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Interview questions about stress management

Use these interview questions about stress management and find out how candidates handle challenging and complicated situations in their day-to-day work.

Why you should ask candidates about stress management

Most jobs have their stressful moments, such as hitting a quarterly target, presenting an idea, or meeting a tight deadline to name but a few. Employees with good stress management skills are an asset because they:

  • can make objective decisions;
  • can keep themselves and those around them calm; and
  • can propose solutions to problems in challenging times.

If employees are unable to handle stressful situations, they might well have problems doing their work properly even though they actually fit the job specification. Some positions, such as managerial roles, are more stressful than others. It’s therefore important to spot candidates who can cope with this stress and still remain productive.

Here are a few interview questions that you can ask your candidates about stress management. Combine these questions with those on problem-solving and communication skills.

Sample interview questions about stress management

  • It’s the day before an important presentation to customers/supervisors/stakeholders. How do you prepare?
  • How would you react if a supervisor gave you negative feedback in front of your colleagues?
  • What’s been the most stressful situation you’ve ever encountered? What did you do?
  • How do you prevent a situation from becoming too stressful?
  • What advice would you give a colleague who’s very stressed about a deadline?
  • Can you tell me about a time when stress caused you to make mistakes in your work?
  • How would you handle frequent changes in your workplace? For example, if people involved in a project were undecided about its requirements, or if a new member joined your team.
  • If you are assigned several tasks at the same time, how do you organize yourself so that you can work as productively and efficiently as possible to meet your submission deadline?
  • Tell me about a difficult decision that you had to make (e.g. letting a team member go or choosing between two job offers). How did you make sure you were being objective?
  • How do you make sure that stressful situations in your personal life do not affect your performance at work?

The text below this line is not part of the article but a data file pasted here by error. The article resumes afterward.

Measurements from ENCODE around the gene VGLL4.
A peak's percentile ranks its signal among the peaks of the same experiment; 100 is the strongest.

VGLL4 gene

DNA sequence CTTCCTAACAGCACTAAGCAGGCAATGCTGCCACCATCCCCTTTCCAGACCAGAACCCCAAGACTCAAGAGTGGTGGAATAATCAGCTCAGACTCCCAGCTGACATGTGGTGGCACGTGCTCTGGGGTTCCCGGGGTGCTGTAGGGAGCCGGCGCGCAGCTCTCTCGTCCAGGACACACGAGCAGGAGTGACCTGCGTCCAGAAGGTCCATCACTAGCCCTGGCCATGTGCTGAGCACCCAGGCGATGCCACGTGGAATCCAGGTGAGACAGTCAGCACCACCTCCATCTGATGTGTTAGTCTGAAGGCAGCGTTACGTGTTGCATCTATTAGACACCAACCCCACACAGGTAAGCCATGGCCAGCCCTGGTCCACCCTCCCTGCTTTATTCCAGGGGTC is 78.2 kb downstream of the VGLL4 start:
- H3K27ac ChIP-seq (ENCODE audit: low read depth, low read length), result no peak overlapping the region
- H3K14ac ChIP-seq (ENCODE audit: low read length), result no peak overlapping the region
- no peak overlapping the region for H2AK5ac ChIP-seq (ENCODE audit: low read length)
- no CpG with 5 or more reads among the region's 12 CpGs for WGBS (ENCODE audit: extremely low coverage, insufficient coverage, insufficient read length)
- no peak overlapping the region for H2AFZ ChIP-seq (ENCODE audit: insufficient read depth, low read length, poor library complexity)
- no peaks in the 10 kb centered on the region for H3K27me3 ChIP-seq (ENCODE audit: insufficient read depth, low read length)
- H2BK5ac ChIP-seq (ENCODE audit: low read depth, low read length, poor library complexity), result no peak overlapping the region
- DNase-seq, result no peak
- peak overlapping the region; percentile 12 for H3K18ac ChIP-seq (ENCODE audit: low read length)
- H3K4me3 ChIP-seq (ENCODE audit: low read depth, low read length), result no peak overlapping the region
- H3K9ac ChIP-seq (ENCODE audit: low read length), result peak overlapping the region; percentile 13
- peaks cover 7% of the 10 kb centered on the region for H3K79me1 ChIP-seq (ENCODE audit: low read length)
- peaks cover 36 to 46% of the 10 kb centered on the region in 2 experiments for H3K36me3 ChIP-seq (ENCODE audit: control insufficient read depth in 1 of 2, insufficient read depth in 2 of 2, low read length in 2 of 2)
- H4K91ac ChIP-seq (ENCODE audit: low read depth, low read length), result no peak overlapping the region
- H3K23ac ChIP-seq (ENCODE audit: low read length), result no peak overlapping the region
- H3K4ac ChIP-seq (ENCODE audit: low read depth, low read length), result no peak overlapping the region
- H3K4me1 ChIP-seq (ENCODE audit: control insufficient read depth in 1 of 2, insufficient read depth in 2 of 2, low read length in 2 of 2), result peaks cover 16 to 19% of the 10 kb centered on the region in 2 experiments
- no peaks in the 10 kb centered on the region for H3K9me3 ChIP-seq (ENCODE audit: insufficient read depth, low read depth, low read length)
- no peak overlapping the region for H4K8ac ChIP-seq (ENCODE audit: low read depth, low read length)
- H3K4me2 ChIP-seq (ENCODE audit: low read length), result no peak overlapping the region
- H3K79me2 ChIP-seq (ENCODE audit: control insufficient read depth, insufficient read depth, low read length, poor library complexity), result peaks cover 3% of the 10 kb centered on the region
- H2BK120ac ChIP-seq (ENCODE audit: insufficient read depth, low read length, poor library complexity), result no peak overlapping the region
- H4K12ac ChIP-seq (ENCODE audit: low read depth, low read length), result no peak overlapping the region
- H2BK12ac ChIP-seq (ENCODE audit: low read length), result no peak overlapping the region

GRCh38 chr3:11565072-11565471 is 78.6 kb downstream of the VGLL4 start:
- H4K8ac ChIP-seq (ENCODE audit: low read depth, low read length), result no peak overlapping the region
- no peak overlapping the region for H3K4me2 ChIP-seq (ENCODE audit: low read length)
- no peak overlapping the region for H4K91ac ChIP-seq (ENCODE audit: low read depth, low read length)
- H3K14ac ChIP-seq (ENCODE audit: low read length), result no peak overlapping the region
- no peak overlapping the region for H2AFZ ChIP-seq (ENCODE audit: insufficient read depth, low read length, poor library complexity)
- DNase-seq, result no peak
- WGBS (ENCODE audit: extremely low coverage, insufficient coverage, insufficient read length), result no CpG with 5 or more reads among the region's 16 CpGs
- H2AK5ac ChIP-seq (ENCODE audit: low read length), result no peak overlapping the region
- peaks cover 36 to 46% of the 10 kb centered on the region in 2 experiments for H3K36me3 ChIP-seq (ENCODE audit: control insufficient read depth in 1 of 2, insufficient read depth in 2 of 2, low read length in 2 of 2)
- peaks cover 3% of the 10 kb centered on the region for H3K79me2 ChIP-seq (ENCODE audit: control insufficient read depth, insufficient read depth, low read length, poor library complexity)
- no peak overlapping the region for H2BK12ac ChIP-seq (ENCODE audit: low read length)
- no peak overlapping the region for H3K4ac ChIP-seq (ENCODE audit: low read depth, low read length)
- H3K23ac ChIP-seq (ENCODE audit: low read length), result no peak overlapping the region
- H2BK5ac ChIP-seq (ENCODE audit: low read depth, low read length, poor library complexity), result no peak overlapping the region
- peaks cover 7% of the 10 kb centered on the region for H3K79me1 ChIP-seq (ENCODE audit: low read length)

Tips for assessing candidates’ stress management skills

  • Use interview questions that focus on both different behaviors and different situations. This lets you find out how candidates have coped with stressful situations in the past as well as how they would tackle such situations in their new role.
  • Asking generic questions like “How do you handle stress?” will get you generic answers. You should therefore ask about specific examples or experiences.
  • Use realistic examples in your questions. If you are looking for sales staff, for instance, ask how candidates would tackle the most common customer problems.
  • Compare your candidates’ answers with the problems that crop up most frequently in the job role. Rather than only looking out for applicants who propose the best potential solutions, also consider those who can stay composed in unexpected circumstances.
  • Many candidates will have prepared for a question about a stressful situation. You should therefore use your conversation as an opportunity to test their capacity for stress management. Do applicants seem uncomfortable when you ask them tricky questions, or do they stay calm?
  • Don’t jump to conclusions if candidates appear ill at ease at the start – interview situations can be stressful. However, if candidates are unable to shake off their initial nervousness during the interview, you should consider whether the person is actually suited to the job – particularly if it requires frequent contact with other people.

Warning signs

  • Applicants get fixated on the source of the stress. Finding out what is responsible for the stress is only the first step. Candidates who only focus on the cause and not the solution may well struggle to handle stressful situations.
  • Applicants generate stress themselves. Bad habits, such as procrastination or poor time management, can give rise to unnecessarily stressful situations. Recruit employees who find ways out of situations like these and do not create them in the first place.
  • Applicants get stressed by small things. Pay attention to what gets candidates stressed. If they give you a list of routine minor tasks rather than sizable challenges, this may pose a problem for many job roles.
  • Applicants’ body language suggests discomfort. Put a few tricky yet realistic problems in front of candidates. If they get flustered trying to find solutions, this might indicate that they are easily stressed.
  • Applicants have never experienced stress. Most people will have come across stress at some point in their working lives. If candidates claim to never be stressed, this could be a sign that they treat problems lightly.

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